I work as a System Engineer at a large Financial Services company (size: 1000+ employees).
Currently, I've been looking at the following HCI solutions: Nutanix Acropolis AOS and VMware vSAN.
Which of them would you recommend to my company? Otherwise, should I explore any alternative enterprise solution? Please let me know why.
Thanks in advance for your help!
We have deployed VmWare vSAN to some of our customers. The advantage with VmWare vSAN is that the vSAN software is integrated in ESX. So, you do not need to deploy virtual SAN as VM's. But you need a Witness VM, wich is a virtual ESX - so it will appear as two machines - little confusing in the beginning.
For small deployment (ROBO), you can have a two node cluster, with vcenter installed on the vSAN. This is a cost-effective solution. But keep in mind, the HCL from VmWare - all hardware has to be approved (on the vSAN Hardware Compability List).
We have also been searching for a solution to replace the EOL HPE VSA (StorVirtual). Here we came across StoreMagic SvSAN - we have deployed this to a Hyper-V customer. It also runs on VMware vSphere. This is also a brilliant solution and very cost-effective. The deployment scenario is often ROBO (Remote Office Branch Office), but it can scale up.
In a two-node scenario, you can connect 10Gb Eth direct between the two nodes, for synchronization. This works for both VmWare vSAN and Store MAgic SvSAN.
VxRail provides stable solutions for technical problems while at the same time not being too expensive for a company to invest in. Even if you are working with a limited budget, this platform offers freedom of choice and a number of different options. In contrast, Cisco HyperFlex HX does run on the more expensive side and cannot offer the same level of cost-effective solution.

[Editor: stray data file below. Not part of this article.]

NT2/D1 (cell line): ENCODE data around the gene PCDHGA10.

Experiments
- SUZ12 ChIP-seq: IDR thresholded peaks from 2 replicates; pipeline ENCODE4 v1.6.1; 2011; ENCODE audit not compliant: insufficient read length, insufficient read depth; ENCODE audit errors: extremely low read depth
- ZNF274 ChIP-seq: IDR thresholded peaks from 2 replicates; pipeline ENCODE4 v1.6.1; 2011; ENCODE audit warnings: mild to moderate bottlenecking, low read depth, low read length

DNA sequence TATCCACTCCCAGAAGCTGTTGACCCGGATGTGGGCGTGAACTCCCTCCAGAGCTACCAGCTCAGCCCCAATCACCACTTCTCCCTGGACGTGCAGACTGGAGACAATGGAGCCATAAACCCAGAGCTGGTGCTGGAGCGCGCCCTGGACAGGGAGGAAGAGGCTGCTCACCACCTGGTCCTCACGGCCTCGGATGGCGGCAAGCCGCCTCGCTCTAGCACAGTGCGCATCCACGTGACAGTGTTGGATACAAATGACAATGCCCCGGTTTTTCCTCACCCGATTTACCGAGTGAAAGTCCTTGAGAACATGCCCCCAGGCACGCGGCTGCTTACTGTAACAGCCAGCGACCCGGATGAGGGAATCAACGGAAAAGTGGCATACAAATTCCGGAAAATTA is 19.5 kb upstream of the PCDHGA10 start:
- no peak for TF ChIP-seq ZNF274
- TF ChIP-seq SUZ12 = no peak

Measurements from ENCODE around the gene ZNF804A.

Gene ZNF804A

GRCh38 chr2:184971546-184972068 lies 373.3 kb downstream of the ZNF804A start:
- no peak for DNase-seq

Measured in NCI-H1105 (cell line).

VxRail is able to provide both an ability to upgrade the system with an ever-growing library of resources as well as to provide powerful processors. This is something that I greatly appreciate. Being able to simply add upgrades to the system without necessarily having to worry about the system being bogged down is invaluable. The ability that it provides to apply updates to the system with ease is something worthy of note. If you add this to the fact that VxRail runs on multiple cores at 2 gigahertz or higher, then that means that in terms of ability, the VxRail is difficult to match.
In terms of usability, it is hard to argue that VxRail delivers. It is pretty simple and easy to both set up and manage. Once the system is set up, all of the management tools are centrally located to assist in providing ease of use.
The Cisco Hyperflex HX Series is both stable as well as reasonably easy to set up. Cisco has a step-by-step program guide that leads you through the process. Once it is set up, it is not prone to glitching or freezing. However, the pricing model that Cisco applies to this product requires users to pay a yearly subscription. This can end up being rather expensive in the long run.
Both systems offer stable solutions. Ultimately, VxRail is more cost-effective.
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